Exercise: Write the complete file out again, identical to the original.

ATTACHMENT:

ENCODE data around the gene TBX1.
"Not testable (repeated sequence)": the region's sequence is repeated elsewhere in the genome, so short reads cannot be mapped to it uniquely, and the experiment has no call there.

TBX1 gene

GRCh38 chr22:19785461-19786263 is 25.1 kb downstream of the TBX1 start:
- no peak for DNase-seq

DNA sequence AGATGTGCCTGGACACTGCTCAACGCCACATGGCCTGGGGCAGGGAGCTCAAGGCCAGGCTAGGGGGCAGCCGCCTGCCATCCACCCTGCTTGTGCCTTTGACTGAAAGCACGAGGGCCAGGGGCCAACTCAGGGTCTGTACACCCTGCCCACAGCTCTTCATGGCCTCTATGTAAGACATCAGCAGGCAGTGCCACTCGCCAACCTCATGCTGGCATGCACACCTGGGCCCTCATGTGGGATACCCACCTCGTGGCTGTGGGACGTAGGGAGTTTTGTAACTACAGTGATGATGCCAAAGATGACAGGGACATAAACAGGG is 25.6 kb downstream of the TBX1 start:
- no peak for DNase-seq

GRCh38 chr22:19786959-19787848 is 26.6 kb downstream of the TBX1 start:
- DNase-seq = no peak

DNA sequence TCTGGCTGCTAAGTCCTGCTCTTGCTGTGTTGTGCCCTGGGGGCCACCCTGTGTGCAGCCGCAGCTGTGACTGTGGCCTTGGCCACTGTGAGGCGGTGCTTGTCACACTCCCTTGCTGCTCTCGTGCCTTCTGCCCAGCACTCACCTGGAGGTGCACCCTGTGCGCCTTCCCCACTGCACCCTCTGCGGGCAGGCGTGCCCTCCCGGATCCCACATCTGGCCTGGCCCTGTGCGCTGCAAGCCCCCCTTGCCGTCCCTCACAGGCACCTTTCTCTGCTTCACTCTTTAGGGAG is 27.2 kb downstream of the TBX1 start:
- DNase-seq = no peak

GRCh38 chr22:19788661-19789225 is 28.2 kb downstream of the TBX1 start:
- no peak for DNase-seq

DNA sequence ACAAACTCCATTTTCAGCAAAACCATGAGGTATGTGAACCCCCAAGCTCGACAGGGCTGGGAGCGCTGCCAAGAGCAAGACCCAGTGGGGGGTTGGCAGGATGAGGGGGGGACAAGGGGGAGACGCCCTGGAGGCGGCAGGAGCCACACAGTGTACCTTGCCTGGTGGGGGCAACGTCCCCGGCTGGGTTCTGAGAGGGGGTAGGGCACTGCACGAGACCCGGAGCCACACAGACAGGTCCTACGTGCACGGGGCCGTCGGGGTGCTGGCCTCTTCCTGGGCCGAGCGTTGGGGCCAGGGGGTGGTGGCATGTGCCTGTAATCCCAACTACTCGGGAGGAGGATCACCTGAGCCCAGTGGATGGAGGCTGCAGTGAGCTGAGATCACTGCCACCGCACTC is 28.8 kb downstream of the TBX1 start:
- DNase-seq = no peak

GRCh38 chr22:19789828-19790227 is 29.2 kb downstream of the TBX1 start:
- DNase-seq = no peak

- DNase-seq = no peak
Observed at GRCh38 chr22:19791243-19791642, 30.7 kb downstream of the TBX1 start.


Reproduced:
ENCODE data around the gene TBX1.
"Not testable (repeated sequence)": the region's sequence is repeated elsewhere in the genome, so short reads cannot be mapped to it uniquely, and the experiment has no call there.

TBX1 gene

GRCh38 chr22:19785461-19786263 is 25.1 kb downstream of the TBX1 start:
- no peak for DNase-seq

DNA sequence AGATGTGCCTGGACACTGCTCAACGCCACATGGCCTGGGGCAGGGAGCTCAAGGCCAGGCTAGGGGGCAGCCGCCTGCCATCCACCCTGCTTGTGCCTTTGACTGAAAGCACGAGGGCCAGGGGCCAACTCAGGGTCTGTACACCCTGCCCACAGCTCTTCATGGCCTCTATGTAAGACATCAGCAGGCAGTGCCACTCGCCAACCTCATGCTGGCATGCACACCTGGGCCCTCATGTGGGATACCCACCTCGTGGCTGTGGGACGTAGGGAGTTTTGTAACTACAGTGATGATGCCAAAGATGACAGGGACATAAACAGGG is 25.6 kb downstream of the TBX1 start:
- no peak for DNase-seq

GRCh38 chr22:19786959-19787848 is 26.6 kb downstream of the TBX1 start:
- DNase-seq = no peak

DNA sequence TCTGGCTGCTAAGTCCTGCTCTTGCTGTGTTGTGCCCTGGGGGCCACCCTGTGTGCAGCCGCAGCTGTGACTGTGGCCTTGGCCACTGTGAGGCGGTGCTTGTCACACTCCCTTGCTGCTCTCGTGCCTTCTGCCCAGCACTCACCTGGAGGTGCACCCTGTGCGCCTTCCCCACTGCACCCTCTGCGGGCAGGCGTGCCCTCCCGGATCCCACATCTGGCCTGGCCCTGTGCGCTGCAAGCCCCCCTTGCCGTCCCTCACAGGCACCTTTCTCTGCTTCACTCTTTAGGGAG is 27.2 kb downstream of the TBX1 start:
- DNase-seq = no peak

GRCh38 chr22:19788661-19789225 is 28.2 kb downstream of the TBX1 start:
- no peak for DNase-seq

DNA sequence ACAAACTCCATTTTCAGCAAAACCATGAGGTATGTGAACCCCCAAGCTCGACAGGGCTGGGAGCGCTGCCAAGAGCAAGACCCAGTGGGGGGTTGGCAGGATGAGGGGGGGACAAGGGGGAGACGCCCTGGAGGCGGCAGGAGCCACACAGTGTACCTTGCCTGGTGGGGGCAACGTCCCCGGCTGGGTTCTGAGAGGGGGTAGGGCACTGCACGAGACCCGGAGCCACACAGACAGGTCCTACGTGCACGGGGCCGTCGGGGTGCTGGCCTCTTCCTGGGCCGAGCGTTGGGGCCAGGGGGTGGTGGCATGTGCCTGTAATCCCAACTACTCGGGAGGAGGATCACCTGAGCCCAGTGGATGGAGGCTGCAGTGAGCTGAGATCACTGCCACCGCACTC is 28.8 kb downstream of the TBX1 start:
- DNase-seq = no peak

GRCh38 chr22:19789828-19790227 is 29.2 kb downstream of the TBX1 start:
- DNase-seq = no peak

- DNase-seq = no peak
Observed at GRCh38 chr22:19791243-19791642, 30.7 kb downstream of the TBX1 start.